Clinically vulnerable and over-65s offered Covid jab from Monday

14 February 2021, 07:54

People aged 65 to 69 are among more than one million who have been invited to book their jab
People aged 65 to 69 are among more than one million who have been invited to book their jab. Picture: PA
Nick Hardinges

By Nick Hardinges

Clinically vulnerable people in England and the over-65s are being urged to book their Covid jab as the vaccination programme moves into a new phase on Monday.

The two groups are among the more than one million people who have been invited to book their coronavirus vaccine, NHS England said.

Nearly 1.2 million letters were due to have been delivered by Saturday asking people to log on to the national booking service, with a further 1.2 million expected to arrive in the coming week.

If people cannot book online, they can call 119 free of charge between 7am and 11pm on any day of the week.

Those who receive a letter can choose from more than 100 vaccination centres or almost 200 pharmacy services.

GP-led vaccination sites will initially focus on the clinically vulnerable from cohort 6 due to the relationship between general practice and those with long-term conditions, and continuity of care.

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Clinically vulnerable people are defined by the Joint Committee on Vaccination and Immunisation (JCVI) as those with conditions including chronic respiratory disease, such as chronic obstructive pulmonary disease (COPD), cystic fibrosis and severe asthma.

Anyone aged 65 to 69 who wants to wait to be called by their local GP vaccination service, or who has already received the jab, does not need to respond to their invitation.

NHS England said more high street pharmacists are being invited to take part as the programme continues.

Ministers are confident they will achieve their UK-wide target of getting an offer of a vaccine to those most at risk from the virus - including all over-70s - by Monday's deadline.

But there is a concern in government at the rate of vaccine uptake among some communities - including some ethnic minorities.

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Professor Stephen Powis, the national medical director of NHS England, urged everyone who receives a letter to get the vaccine without hesitation.

He said officials have been working with faith groups and local community leaders to encourage everybody to come forward.

"Don't hesitate at all. These vaccines are safe, they're effective against Covid, they'll protect you, they'll protect your loved ones and, of course, they'll help get society back to normal again," he said.

Asked about the idea that society will deal with Covid-19 in a similar way to the flu, Prof Powis said: "Well, we'll be living with coronavirus for some time to come.

"We've already got over 18,000 people still in our hospitals with the consequences of Covid, so it's really important at the moment that everybody is complying with those social distancing measures.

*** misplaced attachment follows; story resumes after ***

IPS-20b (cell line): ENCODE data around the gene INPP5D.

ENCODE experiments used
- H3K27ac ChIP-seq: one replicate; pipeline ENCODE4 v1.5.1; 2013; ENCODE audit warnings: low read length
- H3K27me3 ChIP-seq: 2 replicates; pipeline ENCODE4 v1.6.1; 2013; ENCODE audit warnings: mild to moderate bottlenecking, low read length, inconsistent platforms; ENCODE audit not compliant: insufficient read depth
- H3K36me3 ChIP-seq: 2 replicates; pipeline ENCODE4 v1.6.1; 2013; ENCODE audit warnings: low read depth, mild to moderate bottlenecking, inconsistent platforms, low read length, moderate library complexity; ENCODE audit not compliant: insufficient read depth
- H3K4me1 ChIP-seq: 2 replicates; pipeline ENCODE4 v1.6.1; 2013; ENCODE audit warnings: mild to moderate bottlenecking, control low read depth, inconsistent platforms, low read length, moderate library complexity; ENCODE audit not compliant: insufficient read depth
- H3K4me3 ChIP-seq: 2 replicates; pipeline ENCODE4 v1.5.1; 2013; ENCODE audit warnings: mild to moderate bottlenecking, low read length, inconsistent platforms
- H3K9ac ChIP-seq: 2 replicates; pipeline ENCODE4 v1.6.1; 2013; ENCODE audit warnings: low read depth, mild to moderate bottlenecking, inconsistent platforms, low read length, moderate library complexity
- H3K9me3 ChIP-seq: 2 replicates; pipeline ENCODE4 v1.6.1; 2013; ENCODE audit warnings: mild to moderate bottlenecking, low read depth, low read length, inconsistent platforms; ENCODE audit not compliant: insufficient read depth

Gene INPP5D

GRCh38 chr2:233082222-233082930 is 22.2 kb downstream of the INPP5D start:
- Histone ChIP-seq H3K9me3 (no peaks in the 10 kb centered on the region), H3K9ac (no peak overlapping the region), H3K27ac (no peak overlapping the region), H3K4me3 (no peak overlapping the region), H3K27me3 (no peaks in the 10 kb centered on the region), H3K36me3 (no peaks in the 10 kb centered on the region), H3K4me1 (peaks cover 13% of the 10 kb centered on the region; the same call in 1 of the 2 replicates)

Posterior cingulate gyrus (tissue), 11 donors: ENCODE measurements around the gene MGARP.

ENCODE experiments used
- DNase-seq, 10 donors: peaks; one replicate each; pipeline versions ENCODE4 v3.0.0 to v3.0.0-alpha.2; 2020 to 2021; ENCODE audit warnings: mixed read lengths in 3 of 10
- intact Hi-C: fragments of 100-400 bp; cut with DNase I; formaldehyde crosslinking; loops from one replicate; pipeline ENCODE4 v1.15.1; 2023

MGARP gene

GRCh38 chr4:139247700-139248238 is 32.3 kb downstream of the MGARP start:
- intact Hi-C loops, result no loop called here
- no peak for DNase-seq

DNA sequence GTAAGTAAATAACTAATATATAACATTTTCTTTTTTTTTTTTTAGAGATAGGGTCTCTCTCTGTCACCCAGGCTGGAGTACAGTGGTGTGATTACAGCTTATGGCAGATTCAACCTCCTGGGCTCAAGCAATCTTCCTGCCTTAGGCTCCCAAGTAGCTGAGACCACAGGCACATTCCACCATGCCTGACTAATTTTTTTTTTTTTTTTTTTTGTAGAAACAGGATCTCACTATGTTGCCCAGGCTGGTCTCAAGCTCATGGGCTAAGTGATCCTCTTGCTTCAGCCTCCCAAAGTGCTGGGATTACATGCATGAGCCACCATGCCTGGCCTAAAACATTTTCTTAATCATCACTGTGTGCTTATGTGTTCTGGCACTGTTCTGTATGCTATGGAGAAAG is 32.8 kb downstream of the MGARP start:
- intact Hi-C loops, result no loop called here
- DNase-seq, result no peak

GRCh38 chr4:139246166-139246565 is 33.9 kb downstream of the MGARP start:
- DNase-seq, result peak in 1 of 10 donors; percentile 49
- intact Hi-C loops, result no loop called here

"Vaccinations will help, and of course as we vaccinate more and more people that means the Government can certainly begin to look at how those restrictions might be lifted.

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"But our focus in the NHS is to ensure we get as many jabs into people's arms as quickly as possible.

"So when you get the call - don't hesitate, come forward, get your jab."

Health Secretary Matt Hancock issued a direct appeal to anyone aged 70 or above who has not had the jab to contact the NHS over the weekend to book an appointment.

Some regions have already started vaccinating people aged 65 to 69, with NHS England having previously said that people in this age group could get a vaccine if GPs have supplies.

Welsh First Minister Mark Drakeford said they had begun contacting some over-50s, while Scotland's First Minister Nicola Sturgeon has said she expects many in the 65-69 age group to have had their first jab by the middle of this month after the vast majority of older people were vaccinated.

In Northern Ireland, the Department of Health is offering everyone over 65 a vaccine by the end of February as it works its way through priority groups four and five, although it is expected to help the UK meet its overall target.

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NHS chief executive Sir Simon Stevens said: "After a strong start, the NHS vaccination programme, the biggest and fastest in Europe, is entering a new phase tomorrow.

"Thanks to the hard work of staff the NHS has protected more than 12 million of the most vulnerable people against Covid in a matter of weeks.

"This is an exciting moment as we now move on to those aged 65 and over and the clinically vulnerable as part of our plan to vaccinate as many people as possible who can benefit from it.

"However, if you have already been offered a jab but have not taken it up it is not too late. Please come forward and help us to help you."

Mr Hancock said: "The vaccination programme is continuing at an unprecedented speed and, as we're on target to offer vaccines to all those in the first four priority groups by Monday, we are determined to keep up the momentum by expanding it even further."

Vaccine Minister Nadhim Zahawi said: "The NHS is working tirelessly to protect our loved ones from this terrible virus and I'm delighted the majority of people who are most at risk have now been offered a vaccine."

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